The characteristics achieved by the modified starches of the present invention allow usage in any liquid nutritional product. An illustrative list of examples of the type of formulas include infant formulas, liquid enteric formulations for patients with comprised abilities to ingest food (viz., patients with nasogastric tubes and/or intestinal tubes), liquid supplements for use by, before, during, or after exercise, oral dietary aids to prevent hypoglycemia in certain types of genetic-based glycogen storage diseases, dietary aids for non-insulin dependent and insulin-dependent diabetic patients, oral dietary aids for carbohydrate-sensitive individuals (i.e., sensitive to existing carbohydrate formulations), and use in snack foods such as candies, cookies, cakes, pies, either alone or in combination with simple sugars and/or artificial sweeteners. Common to these nutritional products is an edible carrier, often a liquid such as water. In addition, such nutritional products can include any of the other typically used ingredients such as, for example, flavoring agents, emulsifiers, phosphates, salts, coloring agents, artificial colors, fats, proteins, sugars, artificial sweeteners, amino acids, preservatives, vitamins, minerals, baking soda, baking powder, other carbohydrates or starches, and pharmaceutical agents.
Indeed, the modified starches of the present invention may also be used in products which are in tablet or powder form. For example, oral dietary aids and certain snack foods may be desirably used in other than a liquid form. In this connection, the procedure for making the modified starches provides such starches in a dry powder form.
The relative amount of the modified starch used in the nutritional product is a nutritionally effective amount, i.e., that amount which will provide the caloric or energy value desired for the particular product. Typically, liquid products will use at least about 2 mg/ml, up to about 30 mg/ml, or more, while solid products will use one percent by weight or more, based on the total weight of the product.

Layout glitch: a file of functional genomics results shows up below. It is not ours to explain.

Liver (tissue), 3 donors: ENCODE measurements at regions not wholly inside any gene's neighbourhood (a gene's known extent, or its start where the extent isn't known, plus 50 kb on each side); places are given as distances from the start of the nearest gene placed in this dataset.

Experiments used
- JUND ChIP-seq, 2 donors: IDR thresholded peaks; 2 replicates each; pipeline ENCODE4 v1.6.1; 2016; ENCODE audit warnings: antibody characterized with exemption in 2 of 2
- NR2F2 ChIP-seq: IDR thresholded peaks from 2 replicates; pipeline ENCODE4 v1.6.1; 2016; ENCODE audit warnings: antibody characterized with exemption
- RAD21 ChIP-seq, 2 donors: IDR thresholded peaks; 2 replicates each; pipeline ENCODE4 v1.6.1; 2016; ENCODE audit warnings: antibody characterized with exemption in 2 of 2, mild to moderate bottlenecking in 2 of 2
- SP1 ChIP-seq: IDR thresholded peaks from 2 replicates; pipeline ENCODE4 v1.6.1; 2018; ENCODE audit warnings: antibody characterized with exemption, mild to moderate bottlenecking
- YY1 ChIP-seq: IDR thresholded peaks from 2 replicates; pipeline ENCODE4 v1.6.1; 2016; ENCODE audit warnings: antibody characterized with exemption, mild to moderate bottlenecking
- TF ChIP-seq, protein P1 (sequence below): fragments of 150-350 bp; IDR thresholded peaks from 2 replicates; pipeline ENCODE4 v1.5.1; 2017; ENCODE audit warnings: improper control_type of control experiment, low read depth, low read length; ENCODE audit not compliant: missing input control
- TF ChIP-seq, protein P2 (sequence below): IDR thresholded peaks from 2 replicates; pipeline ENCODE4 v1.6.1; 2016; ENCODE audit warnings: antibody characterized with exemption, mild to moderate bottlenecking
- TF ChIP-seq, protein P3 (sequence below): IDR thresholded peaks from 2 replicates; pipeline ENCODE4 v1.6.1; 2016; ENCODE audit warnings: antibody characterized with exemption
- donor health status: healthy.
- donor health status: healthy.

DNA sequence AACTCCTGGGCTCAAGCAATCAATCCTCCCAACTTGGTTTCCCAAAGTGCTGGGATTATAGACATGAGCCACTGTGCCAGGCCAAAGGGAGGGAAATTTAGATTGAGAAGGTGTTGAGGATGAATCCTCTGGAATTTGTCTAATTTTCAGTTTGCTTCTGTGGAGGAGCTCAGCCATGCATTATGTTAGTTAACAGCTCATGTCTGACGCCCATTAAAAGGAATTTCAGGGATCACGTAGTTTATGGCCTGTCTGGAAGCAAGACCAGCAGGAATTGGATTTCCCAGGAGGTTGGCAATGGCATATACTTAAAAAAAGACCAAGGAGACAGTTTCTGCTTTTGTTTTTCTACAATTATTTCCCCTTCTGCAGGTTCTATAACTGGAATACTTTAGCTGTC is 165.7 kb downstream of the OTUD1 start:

The following Examples are illustrative, but not in limitation of, the present invention. As used in the following Examples, the following terms and tests may be described as follows:
Randomized, double blind fashion: A standard experimental design in which a group of subjects is assigned to be given several treatments in a randomized order and neither the subjects nor the investigator knows who is receiving which treatment in what order. Instead, treatments are coded (e.g., A, B, C, D etc.) and the key to the code is not disclosed until the experiment is completed.
Blood glucose concentration: Standard quantification of the glucose level in blood. Units used are mM (millimoles per liter).
Hyperglycemic area: Ingestion of a carbohydrate typically increases the blood glucose concentration above baseline values (baseline is usually 4-5 mM) for 2-3 hours. The difference between blood glucose concentration and baseline concentration is graphed as a function of time and the hyperglycemic area is the geometric area under this curve. Units are mM×min.
Glycemic index: This represents the size of the blood glucose concentration response after ingestion of the experimental substance. Size is measured as the hyperglycemic area (see above) and is expressed as a percentage of the hyperglycemic area resulting from a dextrose/glucose feeding in the same subject under identical conditions.
Serum insulin concentrations: Concentration of insulin in serum obtained after centrifuging off the red blood cells. Units are uIU/mL (micro-International Units per mL).
VO2 max: Maximum ability to consume oxygen. This is measured herein as peak oxygen uptake during incremental continuous cycle ergometer test to volitional exhaustion. More specifically, the subject pedals on a stationary bike at a prescribed rate (60 rpm herein), beginning with no pedal resistance. Then, every three minutes the pedal resistance is increased until the subject can no longer maintain the prescribed pedal rate. During the test, oxygen uptake is measured continuously using indirectly calorimetry (standard method); and the highest oxygen uptake is taken as the VO2 max.